By Bob Uphues
Almost two years ago, Riverside Presbyterian Church opened its Little Food Pantry – a wood cabinet stocked with non-perishable food and personal care items – available at any time for anyone in need.
Now, the church committee responsible for that initiative is expanding that mission and is inviting people not only to take an item of food home with them but to come inside once each month and share a meal with members of the congregation.
On Sunday, June 9, at 5 p.m. Riverside Presbyterian Church, 116 Barrypoint Road, will host its first Community Dinner, which is open to anyone at no cost.
"Whether you hunger for food, good conversation or the opportunity to meet others in the community, please join us," states a flier for the June 9 dinner. "We won't be dressed up – come as you are."
According to Tara Gregus, who is a member of the church's Mission Committee and the person responsible for the Little Food Pantry in 2017, the dinners are part of the committee's focus on food insecurity locally, nationally and internationally.
What the Little Food Pantry initiative taught the congregation was that there was a need for it. Gregus said use of the pantry has exploded since the first months it was open. The pantry is stocked daily and earlier this week, was so heavily used that the cupboard was temporarily bare.
"We're having trouble keeping up," Gregus said.
While it's not completely clear who is using the pantry, church members and Gregus have been able to collect some anecdotal evidence that people are coming to the church from both Riverside and from out of town.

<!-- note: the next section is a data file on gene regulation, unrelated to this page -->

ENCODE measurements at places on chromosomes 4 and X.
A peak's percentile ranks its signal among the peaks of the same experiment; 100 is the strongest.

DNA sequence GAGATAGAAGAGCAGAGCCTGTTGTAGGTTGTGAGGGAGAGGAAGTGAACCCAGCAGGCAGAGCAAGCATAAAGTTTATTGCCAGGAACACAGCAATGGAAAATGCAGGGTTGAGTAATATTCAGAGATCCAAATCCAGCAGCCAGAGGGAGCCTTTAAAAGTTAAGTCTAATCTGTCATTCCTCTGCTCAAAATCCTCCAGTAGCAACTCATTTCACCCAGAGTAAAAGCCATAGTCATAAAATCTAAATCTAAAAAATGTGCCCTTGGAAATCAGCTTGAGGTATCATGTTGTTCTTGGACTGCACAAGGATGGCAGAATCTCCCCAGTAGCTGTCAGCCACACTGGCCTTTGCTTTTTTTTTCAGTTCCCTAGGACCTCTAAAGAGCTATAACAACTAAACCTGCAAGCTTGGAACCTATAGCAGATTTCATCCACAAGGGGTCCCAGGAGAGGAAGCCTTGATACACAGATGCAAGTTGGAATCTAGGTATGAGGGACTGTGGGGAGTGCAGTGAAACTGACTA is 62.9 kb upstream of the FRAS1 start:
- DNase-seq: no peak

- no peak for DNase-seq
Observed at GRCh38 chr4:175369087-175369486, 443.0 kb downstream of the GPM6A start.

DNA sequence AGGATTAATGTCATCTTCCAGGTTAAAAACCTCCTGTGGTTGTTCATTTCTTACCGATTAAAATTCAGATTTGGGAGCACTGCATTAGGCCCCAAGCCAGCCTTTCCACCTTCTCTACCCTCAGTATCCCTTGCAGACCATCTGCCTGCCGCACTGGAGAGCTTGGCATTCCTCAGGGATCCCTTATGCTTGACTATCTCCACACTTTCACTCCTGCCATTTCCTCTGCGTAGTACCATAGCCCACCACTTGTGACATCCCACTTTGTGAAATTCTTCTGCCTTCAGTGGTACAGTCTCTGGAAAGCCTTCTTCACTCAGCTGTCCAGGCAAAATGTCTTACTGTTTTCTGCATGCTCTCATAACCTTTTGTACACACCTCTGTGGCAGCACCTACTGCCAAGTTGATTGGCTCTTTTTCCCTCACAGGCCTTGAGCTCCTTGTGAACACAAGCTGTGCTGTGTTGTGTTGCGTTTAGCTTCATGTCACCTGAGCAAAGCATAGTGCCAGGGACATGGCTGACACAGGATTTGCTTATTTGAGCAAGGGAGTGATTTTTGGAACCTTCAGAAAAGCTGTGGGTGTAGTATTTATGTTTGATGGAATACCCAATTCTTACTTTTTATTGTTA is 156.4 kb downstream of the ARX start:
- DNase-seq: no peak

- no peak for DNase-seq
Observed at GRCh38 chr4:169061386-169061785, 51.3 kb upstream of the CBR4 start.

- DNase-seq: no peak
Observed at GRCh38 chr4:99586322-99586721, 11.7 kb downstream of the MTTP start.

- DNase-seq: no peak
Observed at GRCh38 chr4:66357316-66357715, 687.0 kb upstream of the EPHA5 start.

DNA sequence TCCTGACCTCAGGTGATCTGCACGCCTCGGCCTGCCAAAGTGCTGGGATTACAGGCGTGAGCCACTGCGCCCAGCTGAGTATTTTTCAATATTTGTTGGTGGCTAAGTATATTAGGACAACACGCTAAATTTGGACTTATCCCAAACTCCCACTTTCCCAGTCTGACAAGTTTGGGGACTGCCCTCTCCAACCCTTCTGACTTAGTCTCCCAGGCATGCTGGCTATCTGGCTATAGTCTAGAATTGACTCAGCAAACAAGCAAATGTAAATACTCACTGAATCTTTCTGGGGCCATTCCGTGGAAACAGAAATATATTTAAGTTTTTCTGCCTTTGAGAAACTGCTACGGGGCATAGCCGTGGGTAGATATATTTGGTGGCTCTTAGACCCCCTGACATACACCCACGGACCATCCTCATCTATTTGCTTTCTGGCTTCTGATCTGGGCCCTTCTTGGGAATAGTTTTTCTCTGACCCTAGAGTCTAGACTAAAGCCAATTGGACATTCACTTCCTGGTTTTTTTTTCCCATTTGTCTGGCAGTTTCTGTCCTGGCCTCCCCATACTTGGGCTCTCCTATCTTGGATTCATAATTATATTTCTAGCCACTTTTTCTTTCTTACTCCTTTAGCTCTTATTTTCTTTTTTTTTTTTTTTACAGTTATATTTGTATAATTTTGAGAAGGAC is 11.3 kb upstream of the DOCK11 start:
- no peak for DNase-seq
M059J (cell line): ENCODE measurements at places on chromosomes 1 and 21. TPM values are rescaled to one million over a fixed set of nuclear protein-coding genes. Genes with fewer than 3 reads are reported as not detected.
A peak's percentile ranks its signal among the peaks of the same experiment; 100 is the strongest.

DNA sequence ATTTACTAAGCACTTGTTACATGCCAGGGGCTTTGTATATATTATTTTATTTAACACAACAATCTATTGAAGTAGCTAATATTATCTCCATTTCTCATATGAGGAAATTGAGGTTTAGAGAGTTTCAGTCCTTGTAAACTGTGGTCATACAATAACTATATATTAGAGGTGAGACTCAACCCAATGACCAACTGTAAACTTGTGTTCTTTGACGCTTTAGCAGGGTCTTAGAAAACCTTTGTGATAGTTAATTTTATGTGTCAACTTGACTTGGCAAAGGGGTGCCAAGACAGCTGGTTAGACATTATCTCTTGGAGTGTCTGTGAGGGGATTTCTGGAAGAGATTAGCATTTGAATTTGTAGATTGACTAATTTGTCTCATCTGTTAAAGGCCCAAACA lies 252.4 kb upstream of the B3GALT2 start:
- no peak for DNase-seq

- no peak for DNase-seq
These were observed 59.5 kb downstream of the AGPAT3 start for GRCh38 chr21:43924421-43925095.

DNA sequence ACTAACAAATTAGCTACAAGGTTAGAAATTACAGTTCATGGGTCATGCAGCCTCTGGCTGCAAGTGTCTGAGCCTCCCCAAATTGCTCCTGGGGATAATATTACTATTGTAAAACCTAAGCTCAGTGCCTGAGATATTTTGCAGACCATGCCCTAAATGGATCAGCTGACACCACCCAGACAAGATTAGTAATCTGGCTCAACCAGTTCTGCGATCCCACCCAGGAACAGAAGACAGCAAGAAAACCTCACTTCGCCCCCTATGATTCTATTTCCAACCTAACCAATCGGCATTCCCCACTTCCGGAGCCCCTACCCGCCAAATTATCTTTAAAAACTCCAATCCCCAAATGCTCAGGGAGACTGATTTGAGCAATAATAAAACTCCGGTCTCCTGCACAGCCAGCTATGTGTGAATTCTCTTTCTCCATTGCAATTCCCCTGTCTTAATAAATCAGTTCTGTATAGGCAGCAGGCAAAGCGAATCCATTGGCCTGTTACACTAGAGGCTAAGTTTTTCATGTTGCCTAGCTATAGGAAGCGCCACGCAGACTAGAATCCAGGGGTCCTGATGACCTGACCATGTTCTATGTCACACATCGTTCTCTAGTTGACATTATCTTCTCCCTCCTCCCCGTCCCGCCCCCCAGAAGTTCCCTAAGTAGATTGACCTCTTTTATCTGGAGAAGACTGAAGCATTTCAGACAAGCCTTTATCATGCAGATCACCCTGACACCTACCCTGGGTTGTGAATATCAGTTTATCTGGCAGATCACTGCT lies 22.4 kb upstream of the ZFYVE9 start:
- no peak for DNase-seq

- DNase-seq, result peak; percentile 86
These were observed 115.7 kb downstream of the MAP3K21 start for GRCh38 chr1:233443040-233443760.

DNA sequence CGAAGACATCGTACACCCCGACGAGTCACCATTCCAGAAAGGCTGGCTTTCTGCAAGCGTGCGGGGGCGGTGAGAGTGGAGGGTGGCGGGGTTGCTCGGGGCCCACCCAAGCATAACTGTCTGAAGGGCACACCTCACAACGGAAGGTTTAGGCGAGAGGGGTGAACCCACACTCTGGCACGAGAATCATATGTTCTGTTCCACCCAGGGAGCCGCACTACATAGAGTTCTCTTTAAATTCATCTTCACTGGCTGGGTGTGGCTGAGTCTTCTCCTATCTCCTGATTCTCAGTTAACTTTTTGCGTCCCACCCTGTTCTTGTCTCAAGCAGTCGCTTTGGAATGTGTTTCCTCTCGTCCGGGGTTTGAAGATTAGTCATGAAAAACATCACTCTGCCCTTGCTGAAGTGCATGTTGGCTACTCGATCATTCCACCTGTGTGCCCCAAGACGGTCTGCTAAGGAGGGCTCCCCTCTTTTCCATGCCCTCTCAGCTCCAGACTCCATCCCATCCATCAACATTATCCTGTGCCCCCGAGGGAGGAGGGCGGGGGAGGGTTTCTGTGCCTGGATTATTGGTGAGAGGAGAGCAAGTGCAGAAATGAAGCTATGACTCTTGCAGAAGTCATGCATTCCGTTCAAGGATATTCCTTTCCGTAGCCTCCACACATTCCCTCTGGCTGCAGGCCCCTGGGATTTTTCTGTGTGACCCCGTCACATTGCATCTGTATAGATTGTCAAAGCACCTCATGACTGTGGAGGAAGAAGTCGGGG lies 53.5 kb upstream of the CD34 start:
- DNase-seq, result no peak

When she is there stocking the shelves and someone walks up to the pantry, Gregus says she tries to be welcoming and strike up a conversation. One recent visitor, she said, was a single mom from Riverside who told her the pantry was "a godsend" to help her supplement her own pantry at home, especially granola bars, which she puts in her son's school lunches.
"That's why we have this," Gregus said.
The pantry has become so popular, Gregus has arranged for the Aldi in Stickney to donate fresh produce otherwise slated for the dumpster to be donated to the pantry. Produce has been available at the pantry since March and the shelves are stocked on Monday, Wednesday and Friday from 10 a.m. to 5 p.m.
"People show up at 10 a.m. for the produce," Gregus said. "It's something you can't get a lot of times at food pantries."
While people are invited to use the pantry at any time, Gregus said the Mission Committee wanted a way to more personally connect with those in need, which led to the community dinners, which will be held on the second Sunday of each month.
"The point is not to try to get members for the church. It's to nourish those in need," Gregus said. "We thought, 'Why not invite people inside the walls of the church. Let's share a meal.'"
Gregus said she's not quite sure what to expect on June 9 when the doors open for the first community dinner, but they'll accommodate whatever crowd they get.
"I don't know if we'll be cooking for 50 or 150, so that'll be a bit of a challenge and part of the fun," Gregus said.
She also said the committee hopes to provide some sort of activity that people can participate in. On June 9, she said, it's likely to be bingo, but the activities could be seasonal, like pumpkin carving in October or singing Christmas carols in December.
"It'll be some kind of fun activity where people can be together, enjoy each other's company and make people feel welcome," Gregus said.